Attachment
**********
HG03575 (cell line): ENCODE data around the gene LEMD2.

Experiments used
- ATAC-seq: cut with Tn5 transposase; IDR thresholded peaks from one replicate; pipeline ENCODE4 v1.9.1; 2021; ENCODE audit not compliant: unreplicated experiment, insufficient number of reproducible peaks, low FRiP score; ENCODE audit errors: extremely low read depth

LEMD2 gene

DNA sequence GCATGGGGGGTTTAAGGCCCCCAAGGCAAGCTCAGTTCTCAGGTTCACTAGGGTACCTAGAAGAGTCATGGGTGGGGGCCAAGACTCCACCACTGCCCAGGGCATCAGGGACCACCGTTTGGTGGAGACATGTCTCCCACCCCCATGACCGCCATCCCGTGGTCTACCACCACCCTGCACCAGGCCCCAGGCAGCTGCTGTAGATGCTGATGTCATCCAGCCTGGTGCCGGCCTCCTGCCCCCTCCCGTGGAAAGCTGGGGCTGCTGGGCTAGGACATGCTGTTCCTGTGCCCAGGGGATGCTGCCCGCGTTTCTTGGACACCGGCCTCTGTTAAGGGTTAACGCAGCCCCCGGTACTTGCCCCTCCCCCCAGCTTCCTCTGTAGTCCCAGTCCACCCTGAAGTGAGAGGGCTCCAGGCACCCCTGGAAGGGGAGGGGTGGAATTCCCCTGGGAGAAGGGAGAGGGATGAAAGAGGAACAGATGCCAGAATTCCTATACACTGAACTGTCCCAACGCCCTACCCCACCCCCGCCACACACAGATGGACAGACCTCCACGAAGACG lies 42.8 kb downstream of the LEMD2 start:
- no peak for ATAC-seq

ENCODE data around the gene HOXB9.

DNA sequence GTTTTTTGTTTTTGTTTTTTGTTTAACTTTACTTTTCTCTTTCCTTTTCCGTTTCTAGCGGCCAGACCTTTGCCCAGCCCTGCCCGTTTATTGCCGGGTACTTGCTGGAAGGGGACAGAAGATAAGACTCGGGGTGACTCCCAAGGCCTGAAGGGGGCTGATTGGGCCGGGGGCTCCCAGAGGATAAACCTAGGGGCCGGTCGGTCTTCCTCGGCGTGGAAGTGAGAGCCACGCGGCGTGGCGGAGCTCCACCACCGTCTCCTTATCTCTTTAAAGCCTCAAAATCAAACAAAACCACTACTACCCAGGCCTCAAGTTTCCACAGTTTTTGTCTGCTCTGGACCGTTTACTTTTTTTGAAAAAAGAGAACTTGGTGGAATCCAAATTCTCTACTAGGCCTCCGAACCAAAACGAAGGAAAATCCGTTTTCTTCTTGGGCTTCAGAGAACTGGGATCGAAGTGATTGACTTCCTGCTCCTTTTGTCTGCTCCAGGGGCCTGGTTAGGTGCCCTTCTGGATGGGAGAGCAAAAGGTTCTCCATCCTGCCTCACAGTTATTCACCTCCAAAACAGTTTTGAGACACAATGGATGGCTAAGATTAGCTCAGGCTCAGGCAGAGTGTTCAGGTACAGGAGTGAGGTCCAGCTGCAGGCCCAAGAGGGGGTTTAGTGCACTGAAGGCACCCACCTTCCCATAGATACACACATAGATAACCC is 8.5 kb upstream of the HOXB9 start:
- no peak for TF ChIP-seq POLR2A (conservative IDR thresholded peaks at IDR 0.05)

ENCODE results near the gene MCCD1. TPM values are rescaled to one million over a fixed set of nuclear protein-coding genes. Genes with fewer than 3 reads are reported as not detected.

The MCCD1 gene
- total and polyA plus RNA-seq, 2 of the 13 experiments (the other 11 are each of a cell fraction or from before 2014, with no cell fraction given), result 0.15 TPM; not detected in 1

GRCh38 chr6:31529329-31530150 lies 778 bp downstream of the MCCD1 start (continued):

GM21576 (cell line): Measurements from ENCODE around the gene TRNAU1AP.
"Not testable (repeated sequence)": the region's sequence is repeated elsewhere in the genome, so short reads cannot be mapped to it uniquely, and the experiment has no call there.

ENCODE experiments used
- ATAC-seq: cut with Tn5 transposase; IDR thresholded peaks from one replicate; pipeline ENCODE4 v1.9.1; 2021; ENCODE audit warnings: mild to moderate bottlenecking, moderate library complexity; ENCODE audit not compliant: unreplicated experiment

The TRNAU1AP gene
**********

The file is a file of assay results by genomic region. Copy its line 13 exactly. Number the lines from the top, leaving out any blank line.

GRCh38 chr6:31529329-31530150 lies 778 bp downstream of the MCCD1 start (continued):